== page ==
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We Are Reaching A Crucial Climate Turning Point
Some climate good news.
In the fight to save the planet from ourselves, good news is scarce. We are miles behind where we need to be, and the fundamental changes necessary to wean ourselves off climate-wrecking fossil fuels simply aren’t happening. Time is running out before we trigger catastrophic and near-permanent damage to this beautiful Earth. But there is hope. A recent report has found that we are painfully close to a critical climate milestone, which will signal our transition to net-zero. However, this progress is far from certain, as some massive geopolitical forces are threatening to derail it.
The report, which is by the think tank Ember, centres around when we will reach peak emissions. You see, the total emissions from global power only grew 0.2% in the first six months of 2023. That is a minuscule growth compared to what we have seen over the past twenty years. What is impressive is that the growth in global energy consumption hasn’t stagnated despite this. It has actually grown roughly the same amount it has year-on-year since 2000. This is incredibly important, as growth in energy consumption is closely tied to economic development for obvious reasons.
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This means that we are now dramatically slowing down our rapidly expanding carbon footprint without affecting our energy use, productivity or economy.
According to Ember, this is because the expansion of low-carbon energy, such as wind, solar, geothermal, hydroelectric and nuclear power, is now very nearly expanding as fast as our energy consumption is. This means we are incredibly close to a tipping point where our carbon emissions stop growing and start reducing. The fact we are nearing this point without any other significant knock-on effects is a magnificent achievement and is a testament to just how good renewable and low-carbon technology is.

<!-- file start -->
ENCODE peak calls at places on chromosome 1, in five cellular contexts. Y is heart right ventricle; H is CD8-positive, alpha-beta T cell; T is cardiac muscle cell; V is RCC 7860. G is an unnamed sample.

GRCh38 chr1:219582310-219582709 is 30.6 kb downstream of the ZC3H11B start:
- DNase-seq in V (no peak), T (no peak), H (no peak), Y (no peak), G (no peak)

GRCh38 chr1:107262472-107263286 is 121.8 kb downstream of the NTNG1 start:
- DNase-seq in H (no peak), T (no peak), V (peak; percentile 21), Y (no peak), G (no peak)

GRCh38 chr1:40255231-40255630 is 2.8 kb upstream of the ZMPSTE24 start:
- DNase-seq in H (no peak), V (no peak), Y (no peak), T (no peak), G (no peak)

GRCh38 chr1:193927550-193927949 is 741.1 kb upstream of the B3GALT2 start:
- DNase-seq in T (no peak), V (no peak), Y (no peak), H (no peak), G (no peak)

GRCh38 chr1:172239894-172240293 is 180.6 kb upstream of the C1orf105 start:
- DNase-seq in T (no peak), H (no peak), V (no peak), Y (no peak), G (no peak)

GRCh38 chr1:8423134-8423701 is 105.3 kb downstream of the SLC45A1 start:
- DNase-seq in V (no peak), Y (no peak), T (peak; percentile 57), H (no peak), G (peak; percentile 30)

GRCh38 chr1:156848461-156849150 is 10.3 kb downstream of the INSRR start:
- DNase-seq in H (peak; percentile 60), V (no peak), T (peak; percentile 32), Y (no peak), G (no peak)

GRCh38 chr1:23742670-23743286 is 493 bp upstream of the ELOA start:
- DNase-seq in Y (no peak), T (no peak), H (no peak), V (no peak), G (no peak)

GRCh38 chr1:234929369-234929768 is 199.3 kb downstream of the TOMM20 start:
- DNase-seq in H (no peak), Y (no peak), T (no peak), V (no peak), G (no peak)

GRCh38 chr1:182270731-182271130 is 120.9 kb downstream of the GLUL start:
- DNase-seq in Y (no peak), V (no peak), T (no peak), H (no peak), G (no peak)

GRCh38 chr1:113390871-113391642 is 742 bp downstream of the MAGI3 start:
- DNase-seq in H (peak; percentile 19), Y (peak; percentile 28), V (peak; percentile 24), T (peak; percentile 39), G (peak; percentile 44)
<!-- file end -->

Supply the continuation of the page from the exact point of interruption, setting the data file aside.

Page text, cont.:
Now, I should say that a previous report by Ember predicted that “peak emissions” would have already happened earlier in 2023. The reason it didn’t was because of hydroelectricity. You see, massive droughts early in the year across Asia, which has the majority of the world’s hydropower capacity, severely restricted its output. As such, the demand had to be met by other sources, like coal and gas, were used, which significantly bumped up this year’s global total emissions.
This means we have already built the infrastructure necessary to reach peak emissions next year, as long as a similar drought doesn’t happen again. However, with El Niño in full swing, this drought will likely happen again in 2024.
So, why is this so important?
Well, firstly, I don’t think many people realise just how rapidly our emissions have grown over the years. Back in 1950, which really wasn’t all that long ago, humanity as a whole emitted just 6 billion tonnes of carbon dioxide. For some comparison, the US alone emitted 6.3 billion tonnes in 2021. By 1975, the global annual emissions had risen 184% to 17.05 billion tonnes! By 2000, it had increased another 49% to 25.45 billion tonnes. It is now up another 45% over 2000 to a gargantuan 37 billion tonnes!